Friday, 29 June 2012

Obamacare: Dissenters are asking the wrong questions

As is the case with absolutely any verdict, policy or bill passed in America, the voice of dissent towards the Supreme Court's ruling in favor of Obamacare was large and vocal.  In the U.S., they call it socialism when the government gives anything for "free" to some sector of the population.  Conversely when government helps the private sector (like the General Motors bailout or any deregulation), they are "in the back pockets of corporate America."  When it comes to their government, no developed nation is as polarized as the U.S.

For a minute, look past budgetary constraints, politics and even your sense of whether this bill is right or wrong.  Note this comment made by an anonymous lady on Reddit:

"I cried. My uterine cancer is back, and on the off chance I survive, or decide to treat it, I would never, ever have been able to get private insurance again. There aren't words for how grateful I am."

This isn't me trying to show support for Obamacare.  What is hard to fathom is how Americans cannot agree to unite and prioritize something as fundamental as affordable healthcare for all.  What's scary is the number of misinformed people that believe sweeping statements like the ones below:

While America debates, the world is moving on

In Thailand, where the gross domestic product per person is a fifth of America's, just 1% of the population lacks health insurance.  China is busy completing a $124 billion program that will see 90 percent of its residents covered.  "This is truly a global movement," said Dr. Julio Frenk, a former health minister in Mexico and dean of the Harvard School of Public Health. "As countries advance, they are realizing that creating universal healthcare systems is a necessity for long-term economic development."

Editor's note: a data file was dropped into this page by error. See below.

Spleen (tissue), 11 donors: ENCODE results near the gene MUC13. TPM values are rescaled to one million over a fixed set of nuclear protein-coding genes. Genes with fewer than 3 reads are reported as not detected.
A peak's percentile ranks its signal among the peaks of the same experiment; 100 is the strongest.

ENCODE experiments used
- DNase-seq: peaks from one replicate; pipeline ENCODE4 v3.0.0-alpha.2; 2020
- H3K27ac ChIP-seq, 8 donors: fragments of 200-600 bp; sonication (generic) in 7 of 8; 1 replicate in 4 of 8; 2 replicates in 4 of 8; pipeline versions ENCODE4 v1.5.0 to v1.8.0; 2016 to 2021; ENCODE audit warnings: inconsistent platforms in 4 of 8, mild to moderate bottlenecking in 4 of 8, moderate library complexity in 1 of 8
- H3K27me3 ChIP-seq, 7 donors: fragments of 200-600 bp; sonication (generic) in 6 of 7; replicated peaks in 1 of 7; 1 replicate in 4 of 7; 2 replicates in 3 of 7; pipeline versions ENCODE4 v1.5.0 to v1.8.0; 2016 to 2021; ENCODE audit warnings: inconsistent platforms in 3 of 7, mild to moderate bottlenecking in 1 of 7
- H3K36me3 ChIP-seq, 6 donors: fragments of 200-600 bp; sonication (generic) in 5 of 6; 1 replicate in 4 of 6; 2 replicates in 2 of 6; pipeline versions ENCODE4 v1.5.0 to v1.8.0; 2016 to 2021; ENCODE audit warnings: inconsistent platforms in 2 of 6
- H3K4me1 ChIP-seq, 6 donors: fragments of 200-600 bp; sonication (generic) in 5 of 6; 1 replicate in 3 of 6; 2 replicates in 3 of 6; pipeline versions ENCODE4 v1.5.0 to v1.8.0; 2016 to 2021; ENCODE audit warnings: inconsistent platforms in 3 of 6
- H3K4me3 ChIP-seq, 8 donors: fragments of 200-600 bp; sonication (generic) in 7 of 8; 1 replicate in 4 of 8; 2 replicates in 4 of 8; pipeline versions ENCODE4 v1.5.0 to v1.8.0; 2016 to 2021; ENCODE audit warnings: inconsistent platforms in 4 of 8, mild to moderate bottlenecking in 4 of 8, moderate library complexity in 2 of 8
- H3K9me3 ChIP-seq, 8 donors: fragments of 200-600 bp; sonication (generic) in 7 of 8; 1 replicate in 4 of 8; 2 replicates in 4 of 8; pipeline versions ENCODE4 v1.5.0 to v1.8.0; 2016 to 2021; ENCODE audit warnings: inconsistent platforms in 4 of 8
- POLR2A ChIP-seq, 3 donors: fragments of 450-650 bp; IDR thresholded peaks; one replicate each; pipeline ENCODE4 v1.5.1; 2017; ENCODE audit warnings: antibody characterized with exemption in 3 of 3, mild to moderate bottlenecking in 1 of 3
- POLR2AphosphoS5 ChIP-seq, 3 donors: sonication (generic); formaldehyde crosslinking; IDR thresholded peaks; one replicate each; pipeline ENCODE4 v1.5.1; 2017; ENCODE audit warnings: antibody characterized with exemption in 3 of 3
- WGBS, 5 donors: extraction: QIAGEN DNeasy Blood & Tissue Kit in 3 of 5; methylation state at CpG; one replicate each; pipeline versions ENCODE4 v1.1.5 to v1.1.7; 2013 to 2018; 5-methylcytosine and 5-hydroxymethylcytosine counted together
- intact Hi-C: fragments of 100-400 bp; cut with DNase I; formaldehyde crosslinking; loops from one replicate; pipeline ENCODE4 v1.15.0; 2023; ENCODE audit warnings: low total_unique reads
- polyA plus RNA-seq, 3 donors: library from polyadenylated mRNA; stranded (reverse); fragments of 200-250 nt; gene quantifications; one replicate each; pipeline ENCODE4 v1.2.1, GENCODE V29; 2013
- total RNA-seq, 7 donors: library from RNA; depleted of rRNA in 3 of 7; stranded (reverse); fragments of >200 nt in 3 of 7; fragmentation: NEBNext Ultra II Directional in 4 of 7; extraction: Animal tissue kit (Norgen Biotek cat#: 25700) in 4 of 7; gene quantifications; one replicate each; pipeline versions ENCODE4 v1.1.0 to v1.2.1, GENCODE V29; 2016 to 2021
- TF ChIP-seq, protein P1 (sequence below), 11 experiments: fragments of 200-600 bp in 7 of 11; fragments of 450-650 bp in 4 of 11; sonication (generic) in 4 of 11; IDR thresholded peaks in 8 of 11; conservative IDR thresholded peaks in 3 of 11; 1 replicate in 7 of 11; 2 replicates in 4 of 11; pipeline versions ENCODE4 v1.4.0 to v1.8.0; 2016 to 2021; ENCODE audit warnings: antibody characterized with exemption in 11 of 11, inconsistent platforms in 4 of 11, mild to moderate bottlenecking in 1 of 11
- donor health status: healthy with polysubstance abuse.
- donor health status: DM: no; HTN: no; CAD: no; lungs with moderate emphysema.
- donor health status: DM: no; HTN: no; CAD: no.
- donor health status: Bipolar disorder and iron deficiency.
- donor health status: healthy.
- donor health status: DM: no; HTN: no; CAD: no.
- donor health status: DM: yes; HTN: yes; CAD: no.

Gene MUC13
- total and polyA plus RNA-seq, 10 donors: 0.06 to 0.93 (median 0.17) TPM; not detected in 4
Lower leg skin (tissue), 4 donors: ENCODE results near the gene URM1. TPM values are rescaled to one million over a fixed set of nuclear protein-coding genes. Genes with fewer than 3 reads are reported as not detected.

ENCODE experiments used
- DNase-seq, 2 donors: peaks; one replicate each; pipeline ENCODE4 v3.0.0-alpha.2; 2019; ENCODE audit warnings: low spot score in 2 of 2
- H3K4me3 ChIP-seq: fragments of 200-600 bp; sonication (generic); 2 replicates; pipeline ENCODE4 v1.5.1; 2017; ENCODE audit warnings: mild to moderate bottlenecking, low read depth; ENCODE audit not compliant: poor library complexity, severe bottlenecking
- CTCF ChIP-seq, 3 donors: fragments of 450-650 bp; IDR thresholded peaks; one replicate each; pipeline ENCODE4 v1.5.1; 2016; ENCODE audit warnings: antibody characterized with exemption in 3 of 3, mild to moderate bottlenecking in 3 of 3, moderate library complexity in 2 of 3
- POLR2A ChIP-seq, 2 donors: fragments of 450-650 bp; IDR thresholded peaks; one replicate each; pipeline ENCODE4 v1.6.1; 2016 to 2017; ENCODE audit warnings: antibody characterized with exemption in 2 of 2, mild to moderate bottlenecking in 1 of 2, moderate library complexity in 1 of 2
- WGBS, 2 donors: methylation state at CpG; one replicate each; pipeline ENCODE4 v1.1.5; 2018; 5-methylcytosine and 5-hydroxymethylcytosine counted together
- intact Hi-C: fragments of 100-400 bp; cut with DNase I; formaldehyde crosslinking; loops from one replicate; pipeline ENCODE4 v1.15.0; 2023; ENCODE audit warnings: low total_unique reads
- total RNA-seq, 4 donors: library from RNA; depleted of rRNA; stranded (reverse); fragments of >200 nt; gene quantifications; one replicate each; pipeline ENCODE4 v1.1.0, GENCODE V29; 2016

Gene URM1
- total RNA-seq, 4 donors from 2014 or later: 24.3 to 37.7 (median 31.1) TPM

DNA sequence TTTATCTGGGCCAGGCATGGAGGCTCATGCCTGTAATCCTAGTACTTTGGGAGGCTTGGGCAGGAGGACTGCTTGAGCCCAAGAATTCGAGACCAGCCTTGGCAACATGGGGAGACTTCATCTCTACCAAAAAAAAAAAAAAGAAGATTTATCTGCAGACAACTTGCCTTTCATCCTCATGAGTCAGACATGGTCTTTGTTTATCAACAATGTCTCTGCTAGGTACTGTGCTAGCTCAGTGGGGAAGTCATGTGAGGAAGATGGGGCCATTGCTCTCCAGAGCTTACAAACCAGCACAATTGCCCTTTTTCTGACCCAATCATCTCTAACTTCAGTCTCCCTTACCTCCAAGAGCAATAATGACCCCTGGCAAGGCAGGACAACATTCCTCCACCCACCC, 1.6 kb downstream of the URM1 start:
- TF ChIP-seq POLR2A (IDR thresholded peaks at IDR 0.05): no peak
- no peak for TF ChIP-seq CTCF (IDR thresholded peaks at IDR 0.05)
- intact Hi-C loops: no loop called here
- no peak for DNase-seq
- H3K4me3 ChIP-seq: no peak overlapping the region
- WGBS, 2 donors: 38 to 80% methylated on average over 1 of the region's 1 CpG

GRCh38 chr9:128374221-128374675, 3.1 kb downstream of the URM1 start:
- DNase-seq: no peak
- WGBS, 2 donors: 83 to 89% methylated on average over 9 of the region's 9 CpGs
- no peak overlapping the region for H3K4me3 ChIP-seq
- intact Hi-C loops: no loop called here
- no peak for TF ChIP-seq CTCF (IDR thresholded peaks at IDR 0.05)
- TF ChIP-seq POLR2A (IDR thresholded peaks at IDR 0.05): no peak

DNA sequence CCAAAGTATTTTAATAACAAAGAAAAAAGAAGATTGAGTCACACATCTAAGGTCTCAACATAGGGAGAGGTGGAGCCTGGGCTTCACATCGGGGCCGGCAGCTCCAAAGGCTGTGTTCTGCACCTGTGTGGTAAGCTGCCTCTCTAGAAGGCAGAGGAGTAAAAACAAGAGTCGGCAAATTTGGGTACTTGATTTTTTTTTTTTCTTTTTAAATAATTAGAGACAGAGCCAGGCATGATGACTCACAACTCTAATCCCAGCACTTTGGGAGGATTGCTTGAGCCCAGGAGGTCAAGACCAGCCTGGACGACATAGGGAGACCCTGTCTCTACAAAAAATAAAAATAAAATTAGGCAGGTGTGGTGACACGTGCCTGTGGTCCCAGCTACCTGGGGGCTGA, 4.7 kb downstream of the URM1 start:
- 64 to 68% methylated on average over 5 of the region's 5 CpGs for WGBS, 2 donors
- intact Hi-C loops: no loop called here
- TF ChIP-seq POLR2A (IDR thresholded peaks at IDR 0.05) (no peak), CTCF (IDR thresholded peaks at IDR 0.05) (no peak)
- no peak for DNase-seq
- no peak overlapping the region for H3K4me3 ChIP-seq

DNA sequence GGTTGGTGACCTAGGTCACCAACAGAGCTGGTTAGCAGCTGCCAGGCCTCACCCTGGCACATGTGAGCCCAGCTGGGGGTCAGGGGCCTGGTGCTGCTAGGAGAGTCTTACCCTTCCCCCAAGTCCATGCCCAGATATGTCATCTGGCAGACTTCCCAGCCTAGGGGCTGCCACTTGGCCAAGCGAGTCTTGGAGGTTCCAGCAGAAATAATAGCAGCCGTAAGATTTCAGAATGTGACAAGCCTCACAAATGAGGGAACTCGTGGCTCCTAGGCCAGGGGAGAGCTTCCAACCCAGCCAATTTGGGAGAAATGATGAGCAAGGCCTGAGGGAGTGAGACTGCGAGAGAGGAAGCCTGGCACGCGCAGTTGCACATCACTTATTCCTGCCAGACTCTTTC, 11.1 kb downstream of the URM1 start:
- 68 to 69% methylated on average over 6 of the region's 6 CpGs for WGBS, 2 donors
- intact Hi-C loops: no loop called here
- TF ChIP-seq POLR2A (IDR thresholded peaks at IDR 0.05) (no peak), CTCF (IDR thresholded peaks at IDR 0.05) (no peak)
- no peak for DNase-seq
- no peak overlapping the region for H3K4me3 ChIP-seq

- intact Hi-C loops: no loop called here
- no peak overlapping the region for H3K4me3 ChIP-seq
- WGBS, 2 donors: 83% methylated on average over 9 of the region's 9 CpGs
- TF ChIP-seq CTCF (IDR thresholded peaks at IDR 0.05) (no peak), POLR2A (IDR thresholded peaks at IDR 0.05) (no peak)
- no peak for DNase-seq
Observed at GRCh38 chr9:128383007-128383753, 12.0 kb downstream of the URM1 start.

While America haggles ad nauseam over the issue, it is getting left behind by the rest of the world.

"This country can't afford it"

So the greatest concern from those opposing this bill stems from America's ability to afford such an extensive system.  Their concern however is misdirected.  This is an issue of humanity, and money should not be the determinant of who gets to live and who gets denied access to treatment.  Access to healthcare is a basic human right.  There are certain pillars any civilised society should deem sacred: education and healthcare for all are the first two that come to mind. 

Government spends according to its budget, and the budget is a balancing act where the items of the highest priority get the most money.

The real question people should ask then, is not whether healthcare reform is something America can afford or not; but rather what the U.S. needs to reduce or give up to ensure that it happens. 

The attitude of citizens needs to be that affordable access to healthcare must happen one way or another.  It must become a non-negotiable pillar like the right to freedom of speech.  That's how it is in countries like France and the Nordic nations.  American citizens have been lax on demanding something they should have had decades ago.  

It's well known America spends more money than any other nation on its military.  What you may not know is the U.S. spends more on military than the next ten countries combined.  Were its priorities straight, it could afford to give all 300 million of its citizens world class healthcare, with ease.

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